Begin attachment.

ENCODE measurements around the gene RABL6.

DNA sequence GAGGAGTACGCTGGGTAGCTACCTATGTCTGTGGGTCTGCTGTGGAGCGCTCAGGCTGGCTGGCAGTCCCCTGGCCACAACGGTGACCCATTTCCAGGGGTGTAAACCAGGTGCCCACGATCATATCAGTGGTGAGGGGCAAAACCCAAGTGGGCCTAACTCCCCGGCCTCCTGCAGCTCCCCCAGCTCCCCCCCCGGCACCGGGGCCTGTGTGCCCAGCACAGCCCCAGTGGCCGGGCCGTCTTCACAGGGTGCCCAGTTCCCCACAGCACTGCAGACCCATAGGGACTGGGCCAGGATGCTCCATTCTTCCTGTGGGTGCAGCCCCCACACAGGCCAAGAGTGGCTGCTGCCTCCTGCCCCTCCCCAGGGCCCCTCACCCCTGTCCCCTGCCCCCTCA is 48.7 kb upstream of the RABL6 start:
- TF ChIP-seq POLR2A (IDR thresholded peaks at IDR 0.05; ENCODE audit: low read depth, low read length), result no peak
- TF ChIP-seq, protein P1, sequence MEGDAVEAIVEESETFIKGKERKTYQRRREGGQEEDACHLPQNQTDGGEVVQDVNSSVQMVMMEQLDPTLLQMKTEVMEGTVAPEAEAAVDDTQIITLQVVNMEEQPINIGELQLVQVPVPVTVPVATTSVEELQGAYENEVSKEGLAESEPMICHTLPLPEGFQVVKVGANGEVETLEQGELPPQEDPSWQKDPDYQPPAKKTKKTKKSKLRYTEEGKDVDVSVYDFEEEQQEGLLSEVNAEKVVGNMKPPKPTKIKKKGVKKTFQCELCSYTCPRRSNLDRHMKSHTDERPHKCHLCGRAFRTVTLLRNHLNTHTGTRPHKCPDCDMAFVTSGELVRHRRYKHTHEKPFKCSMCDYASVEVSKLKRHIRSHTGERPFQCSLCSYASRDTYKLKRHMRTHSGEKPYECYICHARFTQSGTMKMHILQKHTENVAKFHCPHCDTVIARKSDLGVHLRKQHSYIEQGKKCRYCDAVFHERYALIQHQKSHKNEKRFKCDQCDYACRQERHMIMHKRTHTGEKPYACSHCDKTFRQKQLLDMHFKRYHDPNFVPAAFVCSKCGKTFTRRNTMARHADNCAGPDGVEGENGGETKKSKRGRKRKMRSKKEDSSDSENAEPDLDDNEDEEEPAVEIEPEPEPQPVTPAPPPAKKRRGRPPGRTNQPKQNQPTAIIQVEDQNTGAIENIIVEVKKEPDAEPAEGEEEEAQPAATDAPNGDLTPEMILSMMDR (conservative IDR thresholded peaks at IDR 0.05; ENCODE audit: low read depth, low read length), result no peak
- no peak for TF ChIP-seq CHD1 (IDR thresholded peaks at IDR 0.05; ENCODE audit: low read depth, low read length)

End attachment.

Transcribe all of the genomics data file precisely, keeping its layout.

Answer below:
ENCODE measurements around the gene RABL6.

DNA sequence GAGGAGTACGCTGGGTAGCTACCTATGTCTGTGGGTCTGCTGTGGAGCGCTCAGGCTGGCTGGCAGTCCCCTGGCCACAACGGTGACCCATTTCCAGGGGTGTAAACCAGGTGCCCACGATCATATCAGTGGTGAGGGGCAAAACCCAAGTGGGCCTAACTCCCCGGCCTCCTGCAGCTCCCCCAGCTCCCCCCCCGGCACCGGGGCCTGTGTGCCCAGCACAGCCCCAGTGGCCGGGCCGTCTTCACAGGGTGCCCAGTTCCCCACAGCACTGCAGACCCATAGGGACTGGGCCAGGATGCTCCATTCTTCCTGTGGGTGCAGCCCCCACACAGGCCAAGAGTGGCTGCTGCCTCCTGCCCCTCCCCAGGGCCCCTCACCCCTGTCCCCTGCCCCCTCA is 48.7 kb upstream of the RABL6 start:
- TF ChIP-seq POLR2A (IDR thresholded peaks at IDR 0.05; ENCODE audit: low read depth, low read length), result no peak
- TF ChIP-seq, protein P1, sequence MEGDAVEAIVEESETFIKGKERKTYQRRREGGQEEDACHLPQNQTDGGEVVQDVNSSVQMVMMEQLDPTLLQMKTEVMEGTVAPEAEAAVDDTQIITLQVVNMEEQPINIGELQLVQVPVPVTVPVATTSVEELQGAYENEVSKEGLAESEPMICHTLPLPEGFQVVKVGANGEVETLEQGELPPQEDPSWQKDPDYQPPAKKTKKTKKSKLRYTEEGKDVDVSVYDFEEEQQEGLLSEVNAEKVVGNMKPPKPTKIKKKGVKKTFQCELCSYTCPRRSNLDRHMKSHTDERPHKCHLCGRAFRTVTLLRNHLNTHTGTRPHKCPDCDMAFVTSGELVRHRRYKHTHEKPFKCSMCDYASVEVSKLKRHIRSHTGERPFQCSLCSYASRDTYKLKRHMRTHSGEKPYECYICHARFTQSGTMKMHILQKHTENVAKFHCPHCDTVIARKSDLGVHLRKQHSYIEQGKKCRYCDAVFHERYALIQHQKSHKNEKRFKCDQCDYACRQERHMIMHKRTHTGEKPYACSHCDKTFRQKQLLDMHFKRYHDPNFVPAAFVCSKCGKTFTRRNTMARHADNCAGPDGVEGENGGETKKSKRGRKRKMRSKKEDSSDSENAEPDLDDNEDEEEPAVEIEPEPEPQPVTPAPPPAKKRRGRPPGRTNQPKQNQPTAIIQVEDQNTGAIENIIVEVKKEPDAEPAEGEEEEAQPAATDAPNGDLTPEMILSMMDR (conservative IDR thresholded peaks at IDR 0.05; ENCODE audit: low read depth, low read length), result no peak
- no peak for TF ChIP-seq CHD1 (IDR thresholded peaks at IDR 0.05; ENCODE audit: low read depth, low read length)